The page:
In order to get a complete view of your network traffic flows between applications inside Network Insight, it should know things about your application stacks. This post will go into how to create an integration with vRealize Automation in order to get all new application stacks into Network Insight. This will happen on the moment that an application is deployed from a blueprint, instantly transferring info so every greenfield application will give context in Network Insight.

Disclaimer: This is something I built, it is not officially supported by VMware.

As you may know by now, Network Insight listens to everything going on inside your network and creates intelligible information out of it. You get a crystal clear donut-shaped diagram that tells you, in one view, exactly which applications and workloads communicate with each other. Furthermore, it gives you a set of recommended firewall rules that are applicable to your applications using an advanced learning engine. These recommended firewall rules can be used to create a micro-segmented environment and accelerating the security of your applications significantly.

vRealize Automation

Assuming you already know about vRealize Automation (if not, go read up first ?), I'll dive straight in. As an example, I'll be using a 3 tiered application blueprint that contains a web server, application server, and database server tier. Of the web and application tiers, there can be multiple VMs deployed but there's just one database server. They are linked to vSphere templates which will be cloned when a deployment is requested.

We can use this blueprint design to extract the application stack structure and automatically insert that information into Network Insight using its open API. The Blueprint name will be used for the application name and the VM tier names will be used as the tier names inside Network Insight.

Below is a demonstration video on how this process works:

* The first 8,5 minute is around applications within Network Insight. If you want to skip to vRA, skip to 8:23

vRealize Orchestrator

Doing anything that takes information from vRA and pushes it to another system, usually uses vRealize Orchestrator (vRO) as the orchestration/execution engine. This case is no different. There's currently no vRO plugin that presents you with standard actions that can be used for Network Insight, so I'll show you the code that can be used in a scripted task. Roughly, this is what happens from a deployment to talking to the Network Insight API:

vRO Workflow

Create a new workflow inside vRO and give it a name that you can remember. This workflow consists only of scripted tasks and will first retrieve information from vRA about the new deployment: name and VMs with tier names. Here's how it'll look:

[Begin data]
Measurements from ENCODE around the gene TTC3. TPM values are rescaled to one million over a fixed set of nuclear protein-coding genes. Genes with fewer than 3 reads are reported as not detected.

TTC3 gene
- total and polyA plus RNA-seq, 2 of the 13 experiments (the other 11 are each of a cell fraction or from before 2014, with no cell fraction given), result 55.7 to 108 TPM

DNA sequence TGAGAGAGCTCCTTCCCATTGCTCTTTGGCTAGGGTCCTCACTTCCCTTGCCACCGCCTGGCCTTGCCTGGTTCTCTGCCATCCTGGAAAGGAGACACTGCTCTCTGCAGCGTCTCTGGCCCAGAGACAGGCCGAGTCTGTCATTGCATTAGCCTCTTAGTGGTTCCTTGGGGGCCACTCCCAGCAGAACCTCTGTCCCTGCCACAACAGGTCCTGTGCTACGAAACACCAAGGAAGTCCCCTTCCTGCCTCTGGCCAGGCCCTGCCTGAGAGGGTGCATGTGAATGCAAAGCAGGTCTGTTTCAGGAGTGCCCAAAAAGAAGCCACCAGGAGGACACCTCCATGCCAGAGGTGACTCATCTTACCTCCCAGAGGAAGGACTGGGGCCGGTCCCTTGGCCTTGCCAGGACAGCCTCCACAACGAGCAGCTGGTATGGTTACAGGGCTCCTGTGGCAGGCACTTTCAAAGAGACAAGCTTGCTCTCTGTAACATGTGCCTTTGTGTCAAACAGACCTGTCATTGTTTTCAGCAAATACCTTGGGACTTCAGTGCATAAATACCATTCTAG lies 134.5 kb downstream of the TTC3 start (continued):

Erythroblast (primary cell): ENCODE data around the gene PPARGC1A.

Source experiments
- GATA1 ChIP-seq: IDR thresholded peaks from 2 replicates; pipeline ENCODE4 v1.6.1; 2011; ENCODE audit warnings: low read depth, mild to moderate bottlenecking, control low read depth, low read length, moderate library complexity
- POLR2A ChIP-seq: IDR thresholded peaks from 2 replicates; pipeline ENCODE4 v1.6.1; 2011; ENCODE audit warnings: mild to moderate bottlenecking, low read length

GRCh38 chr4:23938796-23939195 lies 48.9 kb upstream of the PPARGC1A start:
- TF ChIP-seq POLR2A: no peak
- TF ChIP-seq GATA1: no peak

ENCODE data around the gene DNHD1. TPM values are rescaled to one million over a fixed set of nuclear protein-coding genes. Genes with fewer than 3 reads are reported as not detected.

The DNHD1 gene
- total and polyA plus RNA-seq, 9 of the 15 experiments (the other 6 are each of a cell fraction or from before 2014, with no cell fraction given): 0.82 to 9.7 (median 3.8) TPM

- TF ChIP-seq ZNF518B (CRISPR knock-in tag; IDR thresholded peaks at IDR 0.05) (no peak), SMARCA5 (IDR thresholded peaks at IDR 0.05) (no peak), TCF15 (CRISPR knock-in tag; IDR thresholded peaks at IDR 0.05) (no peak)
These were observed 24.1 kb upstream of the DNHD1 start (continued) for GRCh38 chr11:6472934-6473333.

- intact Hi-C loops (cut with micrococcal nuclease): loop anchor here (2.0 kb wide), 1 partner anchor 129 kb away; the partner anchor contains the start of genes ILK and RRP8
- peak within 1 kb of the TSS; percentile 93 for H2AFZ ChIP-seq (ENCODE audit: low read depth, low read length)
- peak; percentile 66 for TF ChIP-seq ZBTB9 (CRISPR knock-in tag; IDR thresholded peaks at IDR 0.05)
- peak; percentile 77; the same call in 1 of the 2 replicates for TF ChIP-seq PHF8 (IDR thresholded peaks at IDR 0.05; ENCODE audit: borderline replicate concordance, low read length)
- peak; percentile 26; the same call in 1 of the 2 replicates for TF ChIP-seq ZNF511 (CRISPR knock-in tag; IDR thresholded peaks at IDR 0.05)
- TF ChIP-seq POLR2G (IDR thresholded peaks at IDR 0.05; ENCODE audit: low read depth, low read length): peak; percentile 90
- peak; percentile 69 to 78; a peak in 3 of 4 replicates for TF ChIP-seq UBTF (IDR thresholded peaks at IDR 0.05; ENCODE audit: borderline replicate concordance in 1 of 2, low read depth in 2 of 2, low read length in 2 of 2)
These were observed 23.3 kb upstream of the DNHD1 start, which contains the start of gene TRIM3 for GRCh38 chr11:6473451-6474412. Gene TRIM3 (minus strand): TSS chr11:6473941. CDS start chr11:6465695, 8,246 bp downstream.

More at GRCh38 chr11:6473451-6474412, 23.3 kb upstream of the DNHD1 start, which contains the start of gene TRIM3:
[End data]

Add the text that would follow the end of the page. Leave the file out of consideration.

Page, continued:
First scriptable task:

  • IN Parameter: payload (Properties type)
  • OUT Parameters: deploymentName (String type), tierInfo (Array type)
  • Script can be found here.

Second scriptable task:

  • IN Parameters: deploymentName (String type), tierInfo (Array type)
  • Script can be found here.

vRealize Automation has to be added into the Orchestrator instance for it to connect to it and get information about the deployments. Use the workflow vRealize Automation -> Configuration -> Add a vRA host to do so.

If you want to make it easier, you can also import it into vRO from this file:
(md5 checksum = 41759bbe4952200a514e2d2601a5c6ff)

Workflow Step-by-Step

I'll explain exactly what I'm doing here, going through the scriptable tasks step by step.

Scriptable Task 1

// IMPORTANT: This needs to be your vRA host. In my case it happened to the third server configured. 
// there is probably a better way to handle this.
var vraHost = Server.findAllForType("vCACCAFE:VCACHost")[2];

// save the catalogRequestId from the payload given by vRA 
var requestId = payload.get("catalogRequestId");

// create a REST client on the selected vRA host, which we can use to do API calls against
var client = vraHost.createCatalogClient();
// get the resources (read: VMs) that are a part of the catalogRequestId
var response = client.get("/consumer/requests/" + requestId + "/resources").getBodyAsJson();

This uses the built-in functions to connect to vRA and retrieve information on the deployment that is given to the workflow. The payload variable contains a key named catalogRequestId, which contains the ID of the deployment. The response variable will contain the deployment info, including the VMs.

// placeholder variables which we can fill; a list of VMs included in this deployment and the name of the deployment
var vm_list = new Array();

// go through the response of the API call, which is too large to give an example here
for(var x in response.content)
    var resource = response.content[x];
    // if the resourceTypeRef { "id": "Infrastructure.Virtual" } -> it's a virtual machine
    if( == "Infrastructure.Virtual") 
        // placeholder var for the VM tier
        var tierName = "";
        // go find the tier name in the key/value array, the key is called "Component"
        for(var k in resource.resourceData.entries) {
            var property = resource.resourceData.entries[k];
            if(property.key == "Component") tierName = property.value.value;
        // construct an array to hold the VM info that we want to store and save it to vm_list for later use
	var vm_info = new Array();
	vm_info['name'] =;
	vm_info['tier'] = tierName;
	vm_info['id'] =;
    // if the resourceTypeRef { "id": "Infrastructure.Virtual" } -> it's the deployment itself and we want its name